The Epic 4G Touch—the only Galaxy S II version to have an additional name—feels like a quality phone, don’t get me wrong. The Super AMOLED Plus screen is bright and sharp, colors are rich. But with the larger display, text is also a bit bigger and less sharp than on AT&T’s Galaxy S II, and makes the Epic 4G Touch feel a bit simpler.
The Epic 4G Touch also felt more plasticky than even the AT&T Galaxy S II for some reason. Holding the phone, it’s hard to believe this device costs several hundred dollars—it’s that lightweight and slim. Set next to a HTC Sensation 4G from T-Mobile, the Epic 4G Touch is slimmer and wider; it made the Sensation, with its aluminum unibody feel quite heavy.
Unlike the original Samsung Epic 4G, the Touch doesn’t have a physical QWERTY keyboard. This might be a deal-breaker for some users as many people still prefer the hardware keyboard over the touch screen.
Moving from screen-to-screen and opening apps was very zippy on the Epic 4G Touch. For some reason, the hands-on phone I got was only working on 3G, however, so streaming and web loading wasn’t as fast as it would be under 4G conditions or Wi-Fi. Samsung’s new Voice Commands, with which you can command your phone to do just about everything, worked amazingly well, however. Telling the phone to “Open browser” almost instantly brought up the browser. Samsung did a great job with that custom app.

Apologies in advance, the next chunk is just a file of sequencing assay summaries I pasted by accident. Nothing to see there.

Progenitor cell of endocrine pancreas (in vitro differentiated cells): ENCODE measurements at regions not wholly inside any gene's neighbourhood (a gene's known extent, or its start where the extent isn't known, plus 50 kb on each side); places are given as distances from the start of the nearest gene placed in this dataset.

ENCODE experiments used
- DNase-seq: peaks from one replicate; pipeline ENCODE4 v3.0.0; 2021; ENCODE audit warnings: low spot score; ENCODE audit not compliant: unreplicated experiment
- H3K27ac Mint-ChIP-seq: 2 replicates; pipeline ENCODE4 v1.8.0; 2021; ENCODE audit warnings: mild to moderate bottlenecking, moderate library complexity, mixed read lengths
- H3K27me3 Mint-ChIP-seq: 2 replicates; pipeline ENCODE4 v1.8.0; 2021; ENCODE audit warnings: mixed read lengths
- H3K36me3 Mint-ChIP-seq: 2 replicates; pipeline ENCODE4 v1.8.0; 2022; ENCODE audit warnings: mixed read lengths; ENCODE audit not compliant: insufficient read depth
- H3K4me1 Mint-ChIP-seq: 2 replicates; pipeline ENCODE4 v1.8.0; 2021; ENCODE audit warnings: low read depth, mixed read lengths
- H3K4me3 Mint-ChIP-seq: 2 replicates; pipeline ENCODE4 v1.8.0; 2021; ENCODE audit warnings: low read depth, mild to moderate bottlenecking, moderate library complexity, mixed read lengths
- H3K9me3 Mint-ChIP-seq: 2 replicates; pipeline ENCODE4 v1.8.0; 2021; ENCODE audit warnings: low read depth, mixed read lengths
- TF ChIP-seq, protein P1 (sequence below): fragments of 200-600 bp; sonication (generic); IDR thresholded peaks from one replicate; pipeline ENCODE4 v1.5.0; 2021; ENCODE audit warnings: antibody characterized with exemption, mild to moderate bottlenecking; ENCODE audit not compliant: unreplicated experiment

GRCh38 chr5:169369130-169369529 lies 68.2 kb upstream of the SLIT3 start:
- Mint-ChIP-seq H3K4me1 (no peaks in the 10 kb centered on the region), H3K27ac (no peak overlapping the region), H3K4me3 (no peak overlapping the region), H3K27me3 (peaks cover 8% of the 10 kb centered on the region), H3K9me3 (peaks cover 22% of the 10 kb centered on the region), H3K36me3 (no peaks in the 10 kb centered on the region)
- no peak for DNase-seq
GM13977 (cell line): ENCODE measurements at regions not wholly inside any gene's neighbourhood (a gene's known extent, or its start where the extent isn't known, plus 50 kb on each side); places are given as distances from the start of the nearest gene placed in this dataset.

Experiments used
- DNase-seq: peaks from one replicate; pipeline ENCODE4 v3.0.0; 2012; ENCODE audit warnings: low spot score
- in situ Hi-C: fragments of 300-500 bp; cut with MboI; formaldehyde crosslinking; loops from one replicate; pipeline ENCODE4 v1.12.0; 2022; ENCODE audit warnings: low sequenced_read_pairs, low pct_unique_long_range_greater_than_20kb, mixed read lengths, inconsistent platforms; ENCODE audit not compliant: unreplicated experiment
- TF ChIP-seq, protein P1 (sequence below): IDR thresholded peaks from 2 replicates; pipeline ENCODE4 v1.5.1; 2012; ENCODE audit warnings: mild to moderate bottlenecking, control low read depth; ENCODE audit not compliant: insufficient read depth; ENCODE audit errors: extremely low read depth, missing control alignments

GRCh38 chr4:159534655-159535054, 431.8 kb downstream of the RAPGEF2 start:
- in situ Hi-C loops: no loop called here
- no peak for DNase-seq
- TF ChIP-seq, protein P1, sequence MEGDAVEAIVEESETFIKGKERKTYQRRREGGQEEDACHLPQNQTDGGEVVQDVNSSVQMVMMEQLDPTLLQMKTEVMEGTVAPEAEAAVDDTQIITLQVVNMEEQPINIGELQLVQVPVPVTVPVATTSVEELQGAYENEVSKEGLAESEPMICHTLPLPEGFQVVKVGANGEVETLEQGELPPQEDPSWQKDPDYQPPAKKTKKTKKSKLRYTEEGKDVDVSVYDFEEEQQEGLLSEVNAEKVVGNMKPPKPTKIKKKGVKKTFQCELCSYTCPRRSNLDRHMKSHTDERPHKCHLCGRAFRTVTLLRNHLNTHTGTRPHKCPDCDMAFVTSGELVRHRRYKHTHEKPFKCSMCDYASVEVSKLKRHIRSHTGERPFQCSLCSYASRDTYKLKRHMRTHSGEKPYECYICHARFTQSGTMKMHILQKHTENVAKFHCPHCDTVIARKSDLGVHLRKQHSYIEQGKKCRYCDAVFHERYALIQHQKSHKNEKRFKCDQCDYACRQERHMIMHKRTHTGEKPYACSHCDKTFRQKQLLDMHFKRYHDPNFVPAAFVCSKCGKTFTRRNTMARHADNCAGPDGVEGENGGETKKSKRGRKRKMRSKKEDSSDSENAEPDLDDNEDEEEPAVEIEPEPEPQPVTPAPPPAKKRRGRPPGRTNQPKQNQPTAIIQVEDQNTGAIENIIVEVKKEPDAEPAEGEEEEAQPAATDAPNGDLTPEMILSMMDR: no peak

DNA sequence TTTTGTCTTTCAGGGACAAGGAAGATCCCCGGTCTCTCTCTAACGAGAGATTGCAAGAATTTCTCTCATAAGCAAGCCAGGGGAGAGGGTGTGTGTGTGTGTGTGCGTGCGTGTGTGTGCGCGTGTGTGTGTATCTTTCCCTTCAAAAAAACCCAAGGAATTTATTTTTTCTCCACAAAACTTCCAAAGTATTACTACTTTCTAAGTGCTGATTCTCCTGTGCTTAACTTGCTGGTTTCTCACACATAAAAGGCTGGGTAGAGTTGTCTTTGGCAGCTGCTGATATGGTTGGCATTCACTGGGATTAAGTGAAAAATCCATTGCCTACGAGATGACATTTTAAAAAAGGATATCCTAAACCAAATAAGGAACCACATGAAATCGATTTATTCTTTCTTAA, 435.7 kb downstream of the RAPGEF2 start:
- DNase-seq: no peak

While TouchWiz, Samsung’s custom overlay for Android, has been greatly streamlined for a cleaner look, on the Epic 4G Touch, some widgets looked like they could use a little more finesse. The calendar screen, for example, lacks the curvy corners and gradient shading we’ve come to expect of today’s custom user interfaces.
Still, the Epic 4G Touch feels like a major advancement: the light and thin design paired with its fast responsiveness will be hard to beat.
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